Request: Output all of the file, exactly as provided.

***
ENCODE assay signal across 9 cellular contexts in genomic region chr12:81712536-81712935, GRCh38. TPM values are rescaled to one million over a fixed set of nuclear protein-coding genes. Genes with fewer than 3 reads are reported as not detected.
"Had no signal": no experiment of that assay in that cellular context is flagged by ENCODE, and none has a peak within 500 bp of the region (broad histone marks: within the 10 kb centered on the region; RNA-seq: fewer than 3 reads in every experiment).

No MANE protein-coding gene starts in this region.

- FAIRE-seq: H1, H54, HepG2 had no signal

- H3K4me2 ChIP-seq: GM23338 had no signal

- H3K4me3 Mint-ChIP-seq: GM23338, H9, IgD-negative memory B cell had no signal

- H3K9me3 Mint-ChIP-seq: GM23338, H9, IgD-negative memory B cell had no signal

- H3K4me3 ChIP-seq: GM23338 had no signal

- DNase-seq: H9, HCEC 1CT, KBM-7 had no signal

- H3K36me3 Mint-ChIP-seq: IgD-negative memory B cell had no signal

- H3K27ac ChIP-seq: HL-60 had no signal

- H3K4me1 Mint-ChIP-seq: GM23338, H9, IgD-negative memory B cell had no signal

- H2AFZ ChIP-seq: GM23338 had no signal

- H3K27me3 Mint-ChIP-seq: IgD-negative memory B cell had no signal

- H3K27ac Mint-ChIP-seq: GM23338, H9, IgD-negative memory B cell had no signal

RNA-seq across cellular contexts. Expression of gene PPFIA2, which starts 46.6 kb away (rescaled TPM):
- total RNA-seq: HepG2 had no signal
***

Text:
ENCODE assay signal across 9 cellular contexts in genomic region chr12:81712536-81712935, GRCh38. TPM values are rescaled to one million over a fixed set of nuclear protein-coding genes. Genes with fewer than 3 reads are reported as not detected.
"Had no signal": no experiment of that assay in that cellular context is flagged by ENCODE, and none has a peak within 500 bp of the region (broad histone marks: within the 10 kb centered on the region; RNA-seq: fewer than 3 reads in every experiment).

No MANE protein-coding gene starts in this region.

- FAIRE-seq: H1, H54, HepG2 had no signal

- H3K4me2 ChIP-seq: GM23338 had no signal

- H3K4me3 Mint-ChIP-seq: GM23338, H9, IgD-negative memory B cell had no signal

- H3K9me3 Mint-ChIP-seq: GM23338, H9, IgD-negative memory B cell had no signal

- H3K4me3 ChIP-seq: GM23338 had no signal

- DNase-seq: H9, HCEC 1CT, KBM-7 had no signal

- H3K36me3 Mint-ChIP-seq: IgD-negative memory B cell had no signal

- H3K27ac ChIP-seq: HL-60 had no signal

- H3K4me1 Mint-ChIP-seq: GM23338, H9, IgD-negative memory B cell had no signal

- H2AFZ ChIP-seq: GM23338 had no signal

- H3K27me3 Mint-ChIP-seq: IgD-negative memory B cell had no signal

- H3K27ac Mint-ChIP-seq: GM23338, H9, IgD-negative memory B cell had no signal

RNA-seq across cellular contexts. Expression of gene PPFIA2, which starts 46.6 kb away (rescaled TPM):
- total RNA-seq: HepG2 had no signal